Trim: 6¼ x 9¼
978-0-7391-8085-3 • Hardback • May 2015 • $140.00 • (£108.00)
978-0-7391-8086-0 • eBook • May 2015 • $133.00 • (£102.00)
George González is assistant professor in the Department of Philosophy, Religion, and Interdisciplinary Studies at Monmouth University.
Chapter 1: Seeing Things Whole
Chapter 2: Living Cosmologies: Dancing on a Wheel
Chapter 3: Practices of Materiality and Spirituality Among Landry’s Workers
Chapter 4: The Shape-Shifting Metaphorical Body of Capital
Chapter 5: Towards a Critical Ethnography of Shape-Shifting Capital
This intellectually capacious book deals with a pervasive feature of neoliberalism that has been overlooked until fairly recently. . . .This wonderful . . . book is up to the task of addressing this most pressing of questions.
— Critical Research on Religion
Ultimately this is an important book and a timely addition to the field. It is accessible for the majority of readers, but intended for academics and postgraduate students. Undergraduates may struggle with the theoretical sections, although there is certainly scope for their inclusion on courses focused on theory and methods, religion and postmodernity, secular religion, and religion in America. Postgraduate courses on religion and society should give serious consideration to including this text on their syllabus.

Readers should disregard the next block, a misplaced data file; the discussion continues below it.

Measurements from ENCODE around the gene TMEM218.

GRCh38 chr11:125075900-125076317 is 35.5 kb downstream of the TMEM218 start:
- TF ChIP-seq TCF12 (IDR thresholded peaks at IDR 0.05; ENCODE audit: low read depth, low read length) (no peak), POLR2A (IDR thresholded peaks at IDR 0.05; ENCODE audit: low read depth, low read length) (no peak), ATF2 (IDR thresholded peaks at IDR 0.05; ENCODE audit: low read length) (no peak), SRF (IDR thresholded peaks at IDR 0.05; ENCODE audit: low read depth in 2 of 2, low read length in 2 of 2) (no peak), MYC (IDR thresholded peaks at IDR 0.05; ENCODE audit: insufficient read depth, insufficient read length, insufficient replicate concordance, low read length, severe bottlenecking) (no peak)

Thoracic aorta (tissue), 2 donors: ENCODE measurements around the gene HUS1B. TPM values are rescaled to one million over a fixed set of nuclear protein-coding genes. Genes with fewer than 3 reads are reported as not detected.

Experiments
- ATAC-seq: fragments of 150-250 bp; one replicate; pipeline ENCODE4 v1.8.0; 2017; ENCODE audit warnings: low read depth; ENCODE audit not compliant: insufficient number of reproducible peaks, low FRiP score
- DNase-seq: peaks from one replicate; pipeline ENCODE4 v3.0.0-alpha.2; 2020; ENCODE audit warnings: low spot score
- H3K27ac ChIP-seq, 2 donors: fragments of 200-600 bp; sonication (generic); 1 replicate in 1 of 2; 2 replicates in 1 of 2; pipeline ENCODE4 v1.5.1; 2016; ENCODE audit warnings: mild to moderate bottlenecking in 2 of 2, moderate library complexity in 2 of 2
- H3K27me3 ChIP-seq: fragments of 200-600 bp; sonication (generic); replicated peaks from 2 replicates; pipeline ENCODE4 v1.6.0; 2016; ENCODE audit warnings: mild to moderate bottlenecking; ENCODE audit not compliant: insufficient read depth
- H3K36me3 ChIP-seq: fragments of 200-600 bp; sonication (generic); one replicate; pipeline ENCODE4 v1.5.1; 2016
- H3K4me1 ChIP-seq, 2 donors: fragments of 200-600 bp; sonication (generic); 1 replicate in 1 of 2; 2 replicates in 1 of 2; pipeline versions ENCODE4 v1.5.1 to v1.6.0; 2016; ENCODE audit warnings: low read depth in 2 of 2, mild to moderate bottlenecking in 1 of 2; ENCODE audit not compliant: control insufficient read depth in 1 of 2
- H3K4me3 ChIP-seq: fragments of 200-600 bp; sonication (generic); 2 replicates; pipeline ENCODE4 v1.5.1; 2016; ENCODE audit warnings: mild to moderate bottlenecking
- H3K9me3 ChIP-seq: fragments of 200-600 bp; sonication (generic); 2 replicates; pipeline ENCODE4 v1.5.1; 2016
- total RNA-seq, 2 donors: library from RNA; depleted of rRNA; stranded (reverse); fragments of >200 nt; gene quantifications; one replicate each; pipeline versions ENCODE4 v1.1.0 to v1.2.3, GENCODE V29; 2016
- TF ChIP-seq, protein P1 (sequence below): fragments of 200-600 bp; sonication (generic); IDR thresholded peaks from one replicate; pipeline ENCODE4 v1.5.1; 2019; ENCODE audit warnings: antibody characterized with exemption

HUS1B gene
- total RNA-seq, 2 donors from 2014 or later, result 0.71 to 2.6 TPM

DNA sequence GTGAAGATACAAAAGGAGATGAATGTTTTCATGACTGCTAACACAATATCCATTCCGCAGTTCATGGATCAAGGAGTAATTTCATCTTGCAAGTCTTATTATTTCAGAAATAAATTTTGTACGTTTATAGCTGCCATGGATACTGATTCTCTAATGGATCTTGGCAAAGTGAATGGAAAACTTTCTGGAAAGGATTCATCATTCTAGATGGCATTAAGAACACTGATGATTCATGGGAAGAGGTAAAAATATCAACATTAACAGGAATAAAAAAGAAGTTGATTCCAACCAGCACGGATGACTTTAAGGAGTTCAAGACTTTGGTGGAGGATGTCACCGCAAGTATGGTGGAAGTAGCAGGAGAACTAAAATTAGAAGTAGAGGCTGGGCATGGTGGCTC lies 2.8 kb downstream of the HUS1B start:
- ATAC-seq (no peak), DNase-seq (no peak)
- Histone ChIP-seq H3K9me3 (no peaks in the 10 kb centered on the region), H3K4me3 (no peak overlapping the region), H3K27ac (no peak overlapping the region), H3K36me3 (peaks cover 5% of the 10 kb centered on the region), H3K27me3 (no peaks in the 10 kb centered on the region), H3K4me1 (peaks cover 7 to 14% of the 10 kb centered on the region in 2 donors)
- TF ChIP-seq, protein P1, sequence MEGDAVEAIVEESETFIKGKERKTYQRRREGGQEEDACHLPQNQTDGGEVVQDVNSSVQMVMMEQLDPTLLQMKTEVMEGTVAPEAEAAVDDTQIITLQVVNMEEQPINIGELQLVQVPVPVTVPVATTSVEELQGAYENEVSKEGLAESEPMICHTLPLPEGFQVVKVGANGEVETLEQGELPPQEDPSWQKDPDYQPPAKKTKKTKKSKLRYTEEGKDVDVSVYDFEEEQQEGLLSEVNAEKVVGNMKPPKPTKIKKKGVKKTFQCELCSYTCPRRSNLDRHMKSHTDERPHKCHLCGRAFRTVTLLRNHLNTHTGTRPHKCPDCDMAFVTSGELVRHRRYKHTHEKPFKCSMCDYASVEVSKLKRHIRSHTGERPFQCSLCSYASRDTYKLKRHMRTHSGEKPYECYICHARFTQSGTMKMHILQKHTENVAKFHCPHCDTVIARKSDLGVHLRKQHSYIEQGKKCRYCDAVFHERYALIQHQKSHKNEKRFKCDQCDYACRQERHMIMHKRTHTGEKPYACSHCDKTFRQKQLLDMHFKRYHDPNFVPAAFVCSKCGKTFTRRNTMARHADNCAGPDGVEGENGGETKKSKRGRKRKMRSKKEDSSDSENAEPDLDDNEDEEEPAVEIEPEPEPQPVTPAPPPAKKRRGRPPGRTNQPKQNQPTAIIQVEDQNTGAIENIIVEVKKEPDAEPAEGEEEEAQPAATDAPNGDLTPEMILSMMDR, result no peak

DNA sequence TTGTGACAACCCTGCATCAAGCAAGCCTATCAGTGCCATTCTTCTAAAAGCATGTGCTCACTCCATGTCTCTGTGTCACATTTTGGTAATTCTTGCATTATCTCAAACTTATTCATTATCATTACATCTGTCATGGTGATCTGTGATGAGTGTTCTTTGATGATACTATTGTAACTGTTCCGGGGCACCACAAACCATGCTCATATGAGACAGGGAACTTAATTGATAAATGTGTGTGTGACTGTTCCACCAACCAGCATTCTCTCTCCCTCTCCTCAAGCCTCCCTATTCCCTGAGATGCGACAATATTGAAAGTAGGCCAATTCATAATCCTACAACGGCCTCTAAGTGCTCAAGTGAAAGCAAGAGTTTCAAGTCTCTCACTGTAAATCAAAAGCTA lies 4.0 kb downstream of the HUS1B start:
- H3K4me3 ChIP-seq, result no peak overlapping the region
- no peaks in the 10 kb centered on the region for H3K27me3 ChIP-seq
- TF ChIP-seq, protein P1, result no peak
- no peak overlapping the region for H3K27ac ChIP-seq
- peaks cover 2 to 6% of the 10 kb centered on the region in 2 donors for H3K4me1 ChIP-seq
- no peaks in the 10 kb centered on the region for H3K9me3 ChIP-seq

— Reading Religion
Shape-Shifting Capital is a landmark work in the relatively new field of workplace spirituality. Using ethnographic and phenomenological methods, George González shows that human existence cannot be reduced to sui generis categories such as religion or reason, the spiritual or the corporate. His point of departure is, rather, the vexed and complex ways in which the struggle for a livelihood plays out in workaday and quotidian settings. This brilliant book offers exciting new horizons for an 'existential archeology' of our times, for the study of religion in everyday life, and for the critique of capitalism in a digital age.
— Michael D. Jackson, Distinguished Visiting Professor of World Religions, Harvard Divinity School
González's broad erudition and eye for ethnographic detail make this a welcome addition to the growing field of 'workplace spirituality.' With a thorough, perceptive grounding in the intellectual history of organizational theory, Shape-Shifting Capital offers readers a sophisticated yet utterly accessible road map to the core issues of religion at work.
— Bethany Moreton, Professor of History, Dartmouth College